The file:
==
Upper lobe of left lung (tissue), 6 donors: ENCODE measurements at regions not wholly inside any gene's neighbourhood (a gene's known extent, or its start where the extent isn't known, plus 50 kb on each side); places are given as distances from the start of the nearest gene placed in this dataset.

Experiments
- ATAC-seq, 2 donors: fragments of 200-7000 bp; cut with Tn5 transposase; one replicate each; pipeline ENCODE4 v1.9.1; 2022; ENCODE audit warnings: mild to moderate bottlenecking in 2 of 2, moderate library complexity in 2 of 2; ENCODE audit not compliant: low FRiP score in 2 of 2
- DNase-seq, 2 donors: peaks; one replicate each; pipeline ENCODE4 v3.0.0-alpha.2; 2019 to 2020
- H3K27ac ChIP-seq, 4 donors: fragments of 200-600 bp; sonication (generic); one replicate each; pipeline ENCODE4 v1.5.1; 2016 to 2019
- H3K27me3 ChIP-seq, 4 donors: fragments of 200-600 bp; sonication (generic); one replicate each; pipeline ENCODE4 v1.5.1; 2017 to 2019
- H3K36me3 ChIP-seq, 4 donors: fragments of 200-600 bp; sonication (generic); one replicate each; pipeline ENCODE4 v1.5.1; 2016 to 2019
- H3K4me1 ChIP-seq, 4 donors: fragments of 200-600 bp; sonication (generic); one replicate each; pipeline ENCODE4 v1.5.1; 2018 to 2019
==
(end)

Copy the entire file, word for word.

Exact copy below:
Upper lobe of left lung (tissue), 6 donors: ENCODE measurements at regions not wholly inside any gene's neighbourhood (a gene's known extent, or its start where the extent isn't known, plus 50 kb on each side); places are given as distances from the start of the nearest gene placed in this dataset.

Experiments
- ATAC-seq, 2 donors: fragments of 200-7000 bp; cut with Tn5 transposase; one replicate each; pipeline ENCODE4 v1.9.1; 2022; ENCODE audit warnings: mild to moderate bottlenecking in 2 of 2, moderate library complexity in 2 of 2; ENCODE audit not compliant: low FRiP score in 2 of 2
- DNase-seq, 2 donors: peaks; one replicate each; pipeline ENCODE4 v3.0.0-alpha.2; 2019 to 2020
- H3K27ac ChIP-seq, 4 donors: fragments of 200-600 bp; sonication (generic); one replicate each; pipeline ENCODE4 v1.5.1; 2016 to 2019
- H3K27me3 ChIP-seq, 4 donors: fragments of 200-600 bp; sonication (generic); one replicate each; pipeline ENCODE4 v1.5.1; 2017 to 2019
- H3K36me3 ChIP-seq, 4 donors: fragments of 200-600 bp; sonication (generic); one replicate each; pipeline ENCODE4 v1.5.1; 2016 to 2019
- H3K4me1 ChIP-seq, 4 donors: fragments of 200-600 bp; sonication (generic); one replicate each; pipeline ENCODE4 v1.5.1; 2018 to 2019